WORDS BY FELIX BISCHOF AND APRIL HOLLAMBY
Rolex, that icon of the fine watch world, was originally founded by Hans Wilsdorf in London in 1905 and has celebrated many landmarks in its time. While its heritage models — the Daytona, the Submariner and the Datejust — continue to top wishlists for their timeless design and superior performance, the Swiss brand continues to innovate. From customized classics such as the GMT-Master II to newer models like the Sky-Dweller, Rolex watches are a sound investment, holding infinite value. Consider this your definitive guide to buying, owning and caring for a Rolex.
Rolex saluted its ruby anniversary by unveiling the iconic Datejust model — an 18-carat gold timepiece that made history as the first self-winding chronometer wristwatch to indicate the date in a window positioned on its dial. It has continued to inspire a host of variations since: the 1945 Rolex Oyster Perpetual Datejust, with its five-piece link ‘Jubilee’ bracelet and the 1953 Rolex Turn-O-Graph 'Thunderbirds' model, its nickname paying tribute to the US Air Force pilots who were awarded Datejust watches upon their return from far-flung missions. Fitted with a rotating bezel marked to 60 minutes, the Thunderbird Datejust could be used by the pilots to measure time intervals, a function that formed the base of the Rolex Submariner, arguably the brand's most popular model.
Rolex first debuted its Submariner model in 1954 and was crafted as a diving watch. It allows deep-divers to keep track of passing time with its ingenious Chromalight display: the watch's hands and hour-markers are coated or filled in with Rolex' emblematic luminescent material, which gives off a uniform, blue glow that lasts up to eight hours. While it looks good worn on dry land too, Submariners are built to perform: signature features include a rotatable bezel engraved with 60 minute graduations, to let divers monitor diving time and decompression stops. More anniversary pieces have since been introduced, such as the Rolex Submariner ‘Kermit’ 16610LV, launched to celebrate the 50th anniversary of the iconic model — a limited edition piece with a green bezel iteration and black dial.
Produced from 1963 onwards, the Daytona is christened after Daytona Beach, a city by Florida’s Atlantic coast long known for hosting car races. It was one year before the unveiling that Rolex was announced at the official timekeeper of the Daytona International Speedway Racetrack in 1962. The original 1963 design inspired two more generations — issued in 1988 and 2000 respectively – honours its racetrack heritage lineage with details such as a tachymeter scale bezel, used to measure elapsed time and average driving speed.
In 2012, Rolex premiered the Sky-Dweller, the first entirely new model in two decades. The Sky-Dweller boasts 14 patents, including five newly registered ones. Look out for its dual time-zone display: in addition to the local time, the wearer's home (or reference) time is indicated by a small red arrow, its tip pointing towards a 24-hours scale marked on a rotating disc. Then there’s the model's handy 42mm Ring Command bezel: turn the bezel to the left until a click sound is audible to alternate between three positions to change date or time upon touchdown in a new location.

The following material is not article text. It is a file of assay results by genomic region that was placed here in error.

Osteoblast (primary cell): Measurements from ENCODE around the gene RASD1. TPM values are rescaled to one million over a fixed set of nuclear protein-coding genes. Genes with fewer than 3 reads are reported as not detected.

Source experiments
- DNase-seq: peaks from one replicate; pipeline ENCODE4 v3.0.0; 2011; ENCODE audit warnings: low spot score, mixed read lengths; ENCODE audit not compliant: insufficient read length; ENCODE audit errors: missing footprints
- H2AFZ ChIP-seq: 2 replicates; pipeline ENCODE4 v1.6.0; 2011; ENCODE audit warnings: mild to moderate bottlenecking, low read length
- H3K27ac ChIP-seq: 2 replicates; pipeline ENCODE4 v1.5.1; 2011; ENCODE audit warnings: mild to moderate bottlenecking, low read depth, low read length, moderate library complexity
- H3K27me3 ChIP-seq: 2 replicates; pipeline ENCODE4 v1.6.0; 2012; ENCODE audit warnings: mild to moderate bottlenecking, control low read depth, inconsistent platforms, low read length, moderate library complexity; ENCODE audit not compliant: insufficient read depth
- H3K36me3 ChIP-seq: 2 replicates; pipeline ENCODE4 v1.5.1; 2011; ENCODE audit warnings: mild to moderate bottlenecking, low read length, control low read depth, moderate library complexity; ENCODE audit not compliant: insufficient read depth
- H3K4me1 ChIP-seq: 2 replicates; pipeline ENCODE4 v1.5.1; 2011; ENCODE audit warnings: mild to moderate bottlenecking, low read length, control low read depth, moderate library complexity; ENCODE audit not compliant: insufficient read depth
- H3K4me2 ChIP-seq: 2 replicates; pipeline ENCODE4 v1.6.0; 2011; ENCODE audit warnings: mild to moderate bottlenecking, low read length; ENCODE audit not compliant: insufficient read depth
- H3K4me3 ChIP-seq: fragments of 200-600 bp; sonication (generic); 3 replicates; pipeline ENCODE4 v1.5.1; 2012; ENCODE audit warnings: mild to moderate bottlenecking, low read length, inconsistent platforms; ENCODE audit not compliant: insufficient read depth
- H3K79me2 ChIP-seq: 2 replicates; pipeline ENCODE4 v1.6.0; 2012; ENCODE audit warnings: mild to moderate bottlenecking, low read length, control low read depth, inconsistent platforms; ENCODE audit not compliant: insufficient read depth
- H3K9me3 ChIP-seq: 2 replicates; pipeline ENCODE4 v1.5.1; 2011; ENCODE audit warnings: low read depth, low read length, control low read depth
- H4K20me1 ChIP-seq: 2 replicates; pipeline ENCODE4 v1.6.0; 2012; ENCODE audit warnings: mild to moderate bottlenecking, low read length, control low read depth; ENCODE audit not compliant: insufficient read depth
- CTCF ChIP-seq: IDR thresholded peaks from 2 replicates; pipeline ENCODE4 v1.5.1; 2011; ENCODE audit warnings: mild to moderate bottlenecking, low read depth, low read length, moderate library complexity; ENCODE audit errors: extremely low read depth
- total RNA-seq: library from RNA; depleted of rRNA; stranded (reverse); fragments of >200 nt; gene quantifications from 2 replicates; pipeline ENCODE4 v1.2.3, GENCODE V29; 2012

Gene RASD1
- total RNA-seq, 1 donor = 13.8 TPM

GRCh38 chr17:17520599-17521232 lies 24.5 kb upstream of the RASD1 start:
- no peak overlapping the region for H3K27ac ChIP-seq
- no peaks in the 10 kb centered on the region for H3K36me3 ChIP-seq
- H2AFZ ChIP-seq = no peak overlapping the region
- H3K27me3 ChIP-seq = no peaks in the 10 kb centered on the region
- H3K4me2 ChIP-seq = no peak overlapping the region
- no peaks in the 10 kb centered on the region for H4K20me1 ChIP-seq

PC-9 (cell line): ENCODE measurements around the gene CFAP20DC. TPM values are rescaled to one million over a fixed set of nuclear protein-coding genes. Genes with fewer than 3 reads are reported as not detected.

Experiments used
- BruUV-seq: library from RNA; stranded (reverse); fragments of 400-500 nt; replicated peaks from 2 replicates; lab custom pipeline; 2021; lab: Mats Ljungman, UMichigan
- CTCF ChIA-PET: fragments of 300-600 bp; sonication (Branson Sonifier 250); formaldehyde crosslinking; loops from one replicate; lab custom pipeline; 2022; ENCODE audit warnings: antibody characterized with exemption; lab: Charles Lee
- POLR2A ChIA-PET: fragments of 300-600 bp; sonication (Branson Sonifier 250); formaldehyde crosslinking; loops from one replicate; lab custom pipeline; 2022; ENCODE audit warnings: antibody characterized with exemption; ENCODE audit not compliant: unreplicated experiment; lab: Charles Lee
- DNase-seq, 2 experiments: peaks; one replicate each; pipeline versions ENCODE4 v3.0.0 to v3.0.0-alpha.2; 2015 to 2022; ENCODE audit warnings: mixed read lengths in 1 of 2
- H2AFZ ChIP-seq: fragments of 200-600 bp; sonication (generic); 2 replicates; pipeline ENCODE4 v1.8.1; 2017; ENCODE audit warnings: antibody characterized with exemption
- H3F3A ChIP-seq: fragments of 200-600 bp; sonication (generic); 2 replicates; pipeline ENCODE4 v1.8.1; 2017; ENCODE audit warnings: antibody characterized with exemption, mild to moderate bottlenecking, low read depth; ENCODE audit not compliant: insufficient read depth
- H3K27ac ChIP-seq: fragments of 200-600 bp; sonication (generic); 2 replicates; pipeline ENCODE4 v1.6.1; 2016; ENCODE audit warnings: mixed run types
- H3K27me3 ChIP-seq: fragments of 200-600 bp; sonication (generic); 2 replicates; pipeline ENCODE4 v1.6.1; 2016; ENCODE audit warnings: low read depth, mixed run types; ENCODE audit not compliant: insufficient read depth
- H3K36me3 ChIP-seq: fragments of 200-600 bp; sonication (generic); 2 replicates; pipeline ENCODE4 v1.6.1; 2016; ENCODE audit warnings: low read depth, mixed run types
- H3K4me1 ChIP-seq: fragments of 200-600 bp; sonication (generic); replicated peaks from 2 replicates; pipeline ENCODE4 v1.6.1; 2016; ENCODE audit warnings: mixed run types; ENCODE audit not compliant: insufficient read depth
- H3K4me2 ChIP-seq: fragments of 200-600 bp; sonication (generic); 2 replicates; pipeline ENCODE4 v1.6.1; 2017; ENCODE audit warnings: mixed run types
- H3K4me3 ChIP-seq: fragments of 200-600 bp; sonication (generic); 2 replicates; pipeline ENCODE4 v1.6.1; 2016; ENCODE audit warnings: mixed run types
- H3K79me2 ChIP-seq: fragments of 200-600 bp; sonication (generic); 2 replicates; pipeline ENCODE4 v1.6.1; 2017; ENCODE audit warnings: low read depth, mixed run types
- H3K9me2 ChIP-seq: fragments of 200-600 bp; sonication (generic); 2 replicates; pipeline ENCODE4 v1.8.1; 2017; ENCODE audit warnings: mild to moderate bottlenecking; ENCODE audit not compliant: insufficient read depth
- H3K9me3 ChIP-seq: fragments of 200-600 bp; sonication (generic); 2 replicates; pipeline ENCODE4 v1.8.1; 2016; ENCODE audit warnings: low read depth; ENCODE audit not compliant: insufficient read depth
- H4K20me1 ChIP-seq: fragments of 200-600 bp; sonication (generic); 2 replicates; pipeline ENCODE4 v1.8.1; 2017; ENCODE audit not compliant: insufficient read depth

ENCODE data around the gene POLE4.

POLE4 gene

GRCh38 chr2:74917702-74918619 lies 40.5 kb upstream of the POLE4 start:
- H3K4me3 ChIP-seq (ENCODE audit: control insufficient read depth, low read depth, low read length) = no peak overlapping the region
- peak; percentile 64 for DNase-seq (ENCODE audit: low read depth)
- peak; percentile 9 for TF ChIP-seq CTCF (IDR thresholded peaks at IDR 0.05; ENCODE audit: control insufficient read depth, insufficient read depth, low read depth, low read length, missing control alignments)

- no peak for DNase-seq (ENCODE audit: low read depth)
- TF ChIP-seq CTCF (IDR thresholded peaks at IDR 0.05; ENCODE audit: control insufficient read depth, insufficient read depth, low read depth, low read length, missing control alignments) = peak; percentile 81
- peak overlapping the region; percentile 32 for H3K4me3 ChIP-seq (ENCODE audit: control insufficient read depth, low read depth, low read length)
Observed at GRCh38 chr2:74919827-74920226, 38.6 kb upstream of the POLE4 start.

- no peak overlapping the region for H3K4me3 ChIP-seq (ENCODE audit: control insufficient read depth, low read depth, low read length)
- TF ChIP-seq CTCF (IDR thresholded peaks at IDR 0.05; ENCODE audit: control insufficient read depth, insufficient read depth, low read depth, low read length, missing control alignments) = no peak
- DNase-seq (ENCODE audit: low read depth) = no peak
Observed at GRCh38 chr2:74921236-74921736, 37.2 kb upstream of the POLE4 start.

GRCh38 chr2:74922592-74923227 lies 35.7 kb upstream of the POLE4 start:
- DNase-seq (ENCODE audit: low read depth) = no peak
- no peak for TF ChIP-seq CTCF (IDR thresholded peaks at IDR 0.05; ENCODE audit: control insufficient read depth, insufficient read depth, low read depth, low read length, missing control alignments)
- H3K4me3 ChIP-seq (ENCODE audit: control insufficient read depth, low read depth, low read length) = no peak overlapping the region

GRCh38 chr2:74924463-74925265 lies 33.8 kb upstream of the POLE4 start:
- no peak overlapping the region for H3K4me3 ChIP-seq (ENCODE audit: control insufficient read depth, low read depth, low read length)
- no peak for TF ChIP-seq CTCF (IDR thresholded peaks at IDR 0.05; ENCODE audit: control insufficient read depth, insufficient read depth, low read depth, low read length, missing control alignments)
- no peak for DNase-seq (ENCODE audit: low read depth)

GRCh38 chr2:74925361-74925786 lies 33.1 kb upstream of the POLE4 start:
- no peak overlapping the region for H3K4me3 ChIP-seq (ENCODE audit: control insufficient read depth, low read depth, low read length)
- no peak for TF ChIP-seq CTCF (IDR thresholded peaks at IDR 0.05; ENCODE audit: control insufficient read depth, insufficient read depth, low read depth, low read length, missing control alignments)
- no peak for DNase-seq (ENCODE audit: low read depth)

Originally designed in collaboration with Pan Am Airways, the Rolex GMT-Master was issued to crews on long-haul flights, the key feature of the watch was that it allowed the wearer to simultaneously reference two different time zones. A talking-point among collectors are the special colour combinations, which update classic models with vibrantly hued dials and bezels. This includes the GMT-Master II: a special take on this superhero of a watch comes with a black bezel matched with a black and blue Cerachrom (a Rolex patented ceramic and chrome component) display. The sought-after design, which was first shown at watch fair Baselworld in 2013, has become known as the Rolex Batman, not forgetting the Batgirl GMT Master 2.
The Rolex care guide
By João De Brito E Faro, watch supply manager at FARFETCH
How to buy a Rolex
'I have two main rules when it comes to buying a watch. The first one is to buy the seller: it's way more important to purchase from a reputable source who can actually authenticate and guarantee that the watch is in perfect condition. The second is buy what you like and take pleasure in wearing your timepiece.’
How to store a Rolex
'Storing is one of the most important parts of actually owning a watch. Movement is what keeps the watch components oiled, and if you have a vast collection, it's recommended that you store your watches in a watch winder. This will allow constant movement and prevent future expensive repairs.’
How to care for a Rolex
'Send the watch to the brand’s maintenance services from time to time and keep a record of those expenses. Similarly as with a car, the more details and proof you have that you cared for the piece, the higher potential value it will gain.’
How to style a Rolex
'The great thing about sports steel watches is that you can style them quite freely, from a more edgy sporty look to a classic suit. My personal favorite is the Pepsi iteration of the Rolex GMT-Master, nicknamed for its red and blue color combination on the bezel; the Jubilee bracelet gives it a special touch.’